Buffalo City Metro firefighters may be found wanting if devastating fires such as those that raged through the southern Cape and south Eastern Cape recently break out in the metro.
At the heart of BCM’s crisis, sources within the fire department said, was the metro’s ailing fire truck fleet, all of which continue to be used to douse deadly fires springing up around the metro.
This is despite the fact that these trucks are all unroadworthy – or not properly equipped to deal with fire and other disasters.
The metro has seven fire stations – Fleet Street, Greenfields, Fynbos, Mdantsane, Dimbaza, King William’s Town and Vincent.
Of BCM’s six fire engines, not one is roadworthy and four were last week pulled out of service and sent for repairs.
This left the city with two trucks, one each at the Vincent and Fynbos fire stations, to service more areas, a senior fire department source confirmed yesterday.
Sister newspaper Daily Dispatch has seen a copy of fire department’s incident report from last Tuesday’s deadly fire which engulfed parts of Duncan Village destroying 20 shacks in Douglas Street just after 9pm.
Simultaneously, wildfires erupted in an open area between Amalinda Main and Kelly Road just behind McDonald’s.
With only two operational fire engines available, “we had to prioritise Duncan Village because the fire was spreading to other shacks and people’s lives were at risk.
“This is not to say the Amalinda fire was not a priority because it could have spread to houses, but what do you do when all other trucks are not available as they were due for repairs?” a senior fire official who was on duty that night said.
When more wildfires erupted in Nahoon Valley and Abbotsford on Monday, only the Vincent fire truck was operational, sources said.
“This is the same Vincent truck whose left back door has to be fastened using wire, putting lives of the firefighters at risk,” another source said.
Worst of all, is the Dimbaza fire station which has been operating without a fire truck for two years, a situation which puts extra strain on King William’s Town firefighters who have to come to the rescue when there are fires in that area.
Sources said staff at all fire centres across the metro were demoralised because the few operational fire engines had several defects, such leaking hose equipment.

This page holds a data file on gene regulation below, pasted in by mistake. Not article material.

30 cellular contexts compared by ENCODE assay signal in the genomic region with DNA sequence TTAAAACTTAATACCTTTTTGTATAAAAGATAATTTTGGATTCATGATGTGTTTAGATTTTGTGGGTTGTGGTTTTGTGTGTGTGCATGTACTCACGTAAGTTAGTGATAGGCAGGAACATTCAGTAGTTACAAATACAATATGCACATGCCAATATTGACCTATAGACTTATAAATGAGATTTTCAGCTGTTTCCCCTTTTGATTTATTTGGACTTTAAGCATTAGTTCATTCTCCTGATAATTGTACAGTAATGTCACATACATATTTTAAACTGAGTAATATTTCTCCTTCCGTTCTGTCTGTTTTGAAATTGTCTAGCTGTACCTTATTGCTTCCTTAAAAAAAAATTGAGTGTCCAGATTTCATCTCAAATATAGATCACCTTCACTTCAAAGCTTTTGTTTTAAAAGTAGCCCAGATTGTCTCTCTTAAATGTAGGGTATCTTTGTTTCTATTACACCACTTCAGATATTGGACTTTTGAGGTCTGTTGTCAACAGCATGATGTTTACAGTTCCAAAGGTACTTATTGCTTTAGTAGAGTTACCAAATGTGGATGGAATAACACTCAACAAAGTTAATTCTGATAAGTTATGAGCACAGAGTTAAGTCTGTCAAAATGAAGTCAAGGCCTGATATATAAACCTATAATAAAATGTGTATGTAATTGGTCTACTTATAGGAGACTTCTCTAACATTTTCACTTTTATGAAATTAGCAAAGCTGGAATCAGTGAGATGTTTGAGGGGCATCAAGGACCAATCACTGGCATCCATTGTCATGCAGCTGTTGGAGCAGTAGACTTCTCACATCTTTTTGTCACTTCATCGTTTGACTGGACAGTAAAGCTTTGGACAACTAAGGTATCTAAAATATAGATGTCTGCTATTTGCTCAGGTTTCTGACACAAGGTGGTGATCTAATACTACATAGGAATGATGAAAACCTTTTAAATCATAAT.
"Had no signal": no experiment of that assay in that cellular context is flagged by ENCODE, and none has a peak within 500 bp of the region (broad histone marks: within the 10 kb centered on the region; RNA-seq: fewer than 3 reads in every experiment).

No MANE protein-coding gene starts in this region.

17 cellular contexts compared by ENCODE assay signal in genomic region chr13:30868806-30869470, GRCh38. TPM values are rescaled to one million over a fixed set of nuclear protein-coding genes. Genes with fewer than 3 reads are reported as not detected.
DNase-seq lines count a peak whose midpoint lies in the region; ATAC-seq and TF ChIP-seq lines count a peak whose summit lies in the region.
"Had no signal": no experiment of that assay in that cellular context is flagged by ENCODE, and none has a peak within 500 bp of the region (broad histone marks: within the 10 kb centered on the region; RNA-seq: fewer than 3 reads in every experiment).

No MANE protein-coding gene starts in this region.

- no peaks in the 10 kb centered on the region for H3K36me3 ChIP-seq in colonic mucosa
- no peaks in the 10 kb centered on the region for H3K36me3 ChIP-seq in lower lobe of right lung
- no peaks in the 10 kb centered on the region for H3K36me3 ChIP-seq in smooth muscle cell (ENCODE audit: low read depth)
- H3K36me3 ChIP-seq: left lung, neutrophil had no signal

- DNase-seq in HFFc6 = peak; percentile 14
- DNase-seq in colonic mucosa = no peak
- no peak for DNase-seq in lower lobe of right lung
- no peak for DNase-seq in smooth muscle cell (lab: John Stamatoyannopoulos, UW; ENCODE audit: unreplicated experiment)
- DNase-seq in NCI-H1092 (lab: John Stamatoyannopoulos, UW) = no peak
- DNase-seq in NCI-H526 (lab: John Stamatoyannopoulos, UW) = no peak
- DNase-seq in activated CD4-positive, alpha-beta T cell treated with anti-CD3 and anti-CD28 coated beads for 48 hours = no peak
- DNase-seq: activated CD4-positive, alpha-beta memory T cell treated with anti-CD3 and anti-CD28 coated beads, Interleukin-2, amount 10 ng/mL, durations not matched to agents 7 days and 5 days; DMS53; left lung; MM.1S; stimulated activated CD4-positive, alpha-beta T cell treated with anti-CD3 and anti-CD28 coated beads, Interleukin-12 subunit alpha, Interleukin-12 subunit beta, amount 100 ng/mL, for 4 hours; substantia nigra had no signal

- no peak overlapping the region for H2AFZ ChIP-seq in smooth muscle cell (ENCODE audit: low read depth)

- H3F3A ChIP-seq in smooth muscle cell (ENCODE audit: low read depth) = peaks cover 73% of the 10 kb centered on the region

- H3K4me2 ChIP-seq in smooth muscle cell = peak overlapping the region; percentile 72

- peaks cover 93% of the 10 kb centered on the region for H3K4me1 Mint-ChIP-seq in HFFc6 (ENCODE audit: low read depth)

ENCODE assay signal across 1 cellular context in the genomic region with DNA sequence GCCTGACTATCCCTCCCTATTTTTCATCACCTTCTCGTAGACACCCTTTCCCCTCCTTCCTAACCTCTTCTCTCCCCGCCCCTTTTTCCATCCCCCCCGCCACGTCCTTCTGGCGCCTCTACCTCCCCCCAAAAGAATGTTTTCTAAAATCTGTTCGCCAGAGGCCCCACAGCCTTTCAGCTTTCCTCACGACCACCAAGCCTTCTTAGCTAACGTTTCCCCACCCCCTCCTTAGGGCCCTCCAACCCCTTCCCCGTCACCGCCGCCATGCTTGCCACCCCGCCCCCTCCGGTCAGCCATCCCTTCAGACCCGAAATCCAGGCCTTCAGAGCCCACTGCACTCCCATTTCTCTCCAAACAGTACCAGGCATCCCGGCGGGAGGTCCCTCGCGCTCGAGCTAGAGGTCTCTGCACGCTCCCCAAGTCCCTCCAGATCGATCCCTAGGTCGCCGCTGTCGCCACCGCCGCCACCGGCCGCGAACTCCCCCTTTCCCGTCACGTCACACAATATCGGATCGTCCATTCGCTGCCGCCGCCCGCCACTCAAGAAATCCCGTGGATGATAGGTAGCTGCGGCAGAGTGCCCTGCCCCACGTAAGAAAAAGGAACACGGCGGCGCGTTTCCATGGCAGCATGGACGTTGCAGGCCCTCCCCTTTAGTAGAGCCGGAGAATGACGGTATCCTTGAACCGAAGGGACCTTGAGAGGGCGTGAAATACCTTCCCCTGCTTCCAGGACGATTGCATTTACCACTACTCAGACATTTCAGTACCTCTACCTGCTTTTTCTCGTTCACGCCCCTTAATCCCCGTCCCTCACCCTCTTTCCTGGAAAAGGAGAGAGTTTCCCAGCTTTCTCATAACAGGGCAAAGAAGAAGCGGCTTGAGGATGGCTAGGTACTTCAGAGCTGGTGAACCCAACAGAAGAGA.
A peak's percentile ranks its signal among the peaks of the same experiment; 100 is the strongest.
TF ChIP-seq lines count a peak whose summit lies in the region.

“One of these operational trucks is in such a poor state due to leaks that when you take it far-afield, by the time the truck arrives, the water tank is half-full.
“If they had to go an extra mile, rest assured the firefighters will battle to douse the fire as there won’t be any water in the tank,” the insider said.
But metro spokesman Sam Ngwenya denied the fire trucks were unroadworthy or defective.
“All fire engines do have a certificate of compliance test annually at our mechanical workshop and vehicles are checked daily.
“For those vehicles that are out of commission, we have a plan in place, and some of the items like [the Jaws of Life hydraulically-operated rescue equipment] are at a tendering stage,” added Ngwenya.
BCM DA Councillor Sue Bentley said BCM’s fire trucks and stations were in a sorry state.
Bentley said some of the trucks lacked basic equipment such as chainsaws and angle-grinders to use during times of need, while other trucks had no stepladders or trauma boards or cervical collars for neck support.
“Our metro lacks adequate hosing with available hosing equipment leaking. The problem is made worse by the limited number of nozzles available, which greatly affects the response time to a fire-alarm,” she added.
“BCM fire engines also have no full sets of Jaws of Life, no fire extinguishers, no oxygen or fire blankets for burn victims, and no resuscitation devices.
“It is very clear that the metro is not ready for any major fire disaster,” Bentley said.
Ngwenya admitted: “Indeed there are normal burdens and challenges when it comes to issues of maintenance and servicing of our vehicles due to their complex technical nature.
“However to suggest that we are a training centre that does not have ladders, fire extinguishers and medical aid kits is absurd,” Ngwenya said.
The poor state of BCM fire stations and its fire engines is not new. The Dispatch first reported on this “ticking time bomb” in 2014, a report which focused on the state of the metro’s fire stations.
But a year later, the Dispatch quoted the metro’s then acting director of public safety and health, Steve Terwin, saying the city had a programme of replacing fire engines, with a budget set aside to buy three new trucks in the 2015-2016 financial year.
“For the 2016-17 financial year we have funding approved for another fire engine, so every year we have funding that has been approved for the replacement of vehicles and purchase of additional fire engines,” Terwin said at the time.
But Bentley said the situation had not improved to date.
“In the light of the devastating fires that ravaged Knysna, Nelson Mandela Bay and Kouga last week, the DA in BCM is gravely concerned about the capacity of the metro to fight fires of that magnitude,” Bentley said.
She said the DA had for the past two years asked questions in the city council to ascertain the functionality of the metro’s fire department.
“To date, many of the answers given have been unsatisfactory,” she said.
Ngwenya said Bentley unfairly compared BCM and Knysna as the two cities are not built the same way.
He said when Mayor Xola Pakati tables his state of the metro address today he “will be announcing the arrival of a new state-of-the-art fire engine, which is expected to arrive in the city this weekend.
“I want to assure our people that we are well capable of coping and handling fires and disasters,” Ngwenya added.